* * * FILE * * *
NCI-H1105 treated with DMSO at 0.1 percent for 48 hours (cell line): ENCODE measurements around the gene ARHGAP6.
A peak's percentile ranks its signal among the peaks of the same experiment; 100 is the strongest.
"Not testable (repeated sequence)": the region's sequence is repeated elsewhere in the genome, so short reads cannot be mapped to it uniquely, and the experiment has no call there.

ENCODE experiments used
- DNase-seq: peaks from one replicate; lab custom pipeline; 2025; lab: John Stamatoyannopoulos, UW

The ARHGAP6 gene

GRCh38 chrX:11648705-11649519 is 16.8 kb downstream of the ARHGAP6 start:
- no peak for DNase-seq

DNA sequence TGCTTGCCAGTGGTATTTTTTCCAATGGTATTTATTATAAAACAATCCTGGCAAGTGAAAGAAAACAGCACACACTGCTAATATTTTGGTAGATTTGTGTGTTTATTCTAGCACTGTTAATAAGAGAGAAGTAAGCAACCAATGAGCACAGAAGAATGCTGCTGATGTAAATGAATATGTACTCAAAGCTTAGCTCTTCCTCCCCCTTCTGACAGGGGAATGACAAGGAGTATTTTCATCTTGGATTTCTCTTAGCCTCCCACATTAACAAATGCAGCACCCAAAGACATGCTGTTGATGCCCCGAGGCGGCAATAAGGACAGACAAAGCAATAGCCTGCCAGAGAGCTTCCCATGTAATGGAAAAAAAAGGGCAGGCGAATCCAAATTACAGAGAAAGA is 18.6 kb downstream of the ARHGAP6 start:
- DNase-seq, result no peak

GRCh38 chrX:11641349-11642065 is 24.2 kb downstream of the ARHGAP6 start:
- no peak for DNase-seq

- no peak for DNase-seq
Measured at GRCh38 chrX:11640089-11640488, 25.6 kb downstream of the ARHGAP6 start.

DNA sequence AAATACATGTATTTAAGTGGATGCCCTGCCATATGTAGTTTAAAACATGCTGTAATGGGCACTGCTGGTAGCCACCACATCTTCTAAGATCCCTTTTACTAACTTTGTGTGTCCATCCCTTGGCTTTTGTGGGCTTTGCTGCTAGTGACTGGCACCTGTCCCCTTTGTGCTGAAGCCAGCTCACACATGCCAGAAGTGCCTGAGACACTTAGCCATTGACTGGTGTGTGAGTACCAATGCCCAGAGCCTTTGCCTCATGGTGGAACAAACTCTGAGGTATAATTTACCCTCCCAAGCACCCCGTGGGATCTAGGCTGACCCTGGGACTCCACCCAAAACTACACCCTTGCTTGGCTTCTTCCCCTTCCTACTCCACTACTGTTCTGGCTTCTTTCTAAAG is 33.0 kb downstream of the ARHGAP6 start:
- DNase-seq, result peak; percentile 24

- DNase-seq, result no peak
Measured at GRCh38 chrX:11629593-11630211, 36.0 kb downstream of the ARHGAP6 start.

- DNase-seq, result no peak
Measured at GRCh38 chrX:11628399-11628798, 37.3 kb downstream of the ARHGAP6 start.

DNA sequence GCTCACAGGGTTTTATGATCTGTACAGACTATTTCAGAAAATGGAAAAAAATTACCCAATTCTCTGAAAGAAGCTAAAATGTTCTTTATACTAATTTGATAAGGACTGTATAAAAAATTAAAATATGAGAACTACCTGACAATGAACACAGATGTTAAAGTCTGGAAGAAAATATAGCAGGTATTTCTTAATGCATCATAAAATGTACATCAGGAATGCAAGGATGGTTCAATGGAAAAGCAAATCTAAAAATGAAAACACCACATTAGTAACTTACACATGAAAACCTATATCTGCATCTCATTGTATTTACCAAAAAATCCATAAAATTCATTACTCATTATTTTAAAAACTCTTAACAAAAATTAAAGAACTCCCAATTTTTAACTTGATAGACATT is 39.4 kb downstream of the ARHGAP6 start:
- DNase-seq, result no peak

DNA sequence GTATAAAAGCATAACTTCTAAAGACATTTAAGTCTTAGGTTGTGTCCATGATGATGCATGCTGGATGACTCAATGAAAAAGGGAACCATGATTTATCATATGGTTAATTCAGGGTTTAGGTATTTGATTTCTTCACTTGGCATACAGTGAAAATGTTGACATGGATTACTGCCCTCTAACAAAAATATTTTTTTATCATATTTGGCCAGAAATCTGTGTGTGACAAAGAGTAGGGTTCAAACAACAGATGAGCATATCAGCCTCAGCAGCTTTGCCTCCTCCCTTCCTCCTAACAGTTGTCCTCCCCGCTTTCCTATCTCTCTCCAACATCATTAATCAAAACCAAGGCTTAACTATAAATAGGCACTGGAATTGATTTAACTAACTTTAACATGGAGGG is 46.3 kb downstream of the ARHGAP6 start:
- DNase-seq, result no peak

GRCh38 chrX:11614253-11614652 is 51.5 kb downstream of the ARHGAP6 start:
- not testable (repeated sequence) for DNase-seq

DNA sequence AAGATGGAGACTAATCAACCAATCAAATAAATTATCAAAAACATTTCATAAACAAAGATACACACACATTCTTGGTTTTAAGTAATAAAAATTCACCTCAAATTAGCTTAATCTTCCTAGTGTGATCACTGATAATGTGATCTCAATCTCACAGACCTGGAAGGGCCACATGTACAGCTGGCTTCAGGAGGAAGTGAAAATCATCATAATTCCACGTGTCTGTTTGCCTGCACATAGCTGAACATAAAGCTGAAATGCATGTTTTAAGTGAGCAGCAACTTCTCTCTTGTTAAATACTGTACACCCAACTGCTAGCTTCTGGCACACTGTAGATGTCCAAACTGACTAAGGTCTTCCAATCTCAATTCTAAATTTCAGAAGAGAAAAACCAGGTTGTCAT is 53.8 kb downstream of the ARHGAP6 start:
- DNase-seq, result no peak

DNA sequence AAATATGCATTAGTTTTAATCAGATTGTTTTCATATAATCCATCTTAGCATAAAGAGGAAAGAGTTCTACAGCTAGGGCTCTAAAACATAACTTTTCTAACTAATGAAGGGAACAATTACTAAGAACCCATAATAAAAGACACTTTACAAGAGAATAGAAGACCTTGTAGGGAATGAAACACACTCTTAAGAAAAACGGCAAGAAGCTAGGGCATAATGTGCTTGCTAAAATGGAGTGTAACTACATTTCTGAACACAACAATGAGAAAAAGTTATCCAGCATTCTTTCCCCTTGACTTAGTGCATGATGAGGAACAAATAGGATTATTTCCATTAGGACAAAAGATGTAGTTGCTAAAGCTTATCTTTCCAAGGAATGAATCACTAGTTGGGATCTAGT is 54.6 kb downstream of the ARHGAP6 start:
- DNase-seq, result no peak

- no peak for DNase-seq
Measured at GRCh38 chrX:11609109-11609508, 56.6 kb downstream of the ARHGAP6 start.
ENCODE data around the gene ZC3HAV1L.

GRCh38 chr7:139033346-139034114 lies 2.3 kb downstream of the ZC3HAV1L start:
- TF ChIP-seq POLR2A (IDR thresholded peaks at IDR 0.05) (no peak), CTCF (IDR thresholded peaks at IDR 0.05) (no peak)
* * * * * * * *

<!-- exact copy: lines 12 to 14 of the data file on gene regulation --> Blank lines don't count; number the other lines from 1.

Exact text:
- no peak for DNase-seq

- no peak for DNase-seq
Measured at GRCh38 chrX:11640089-11640488, 25.6 kb downstream of the ARHGAP6 start.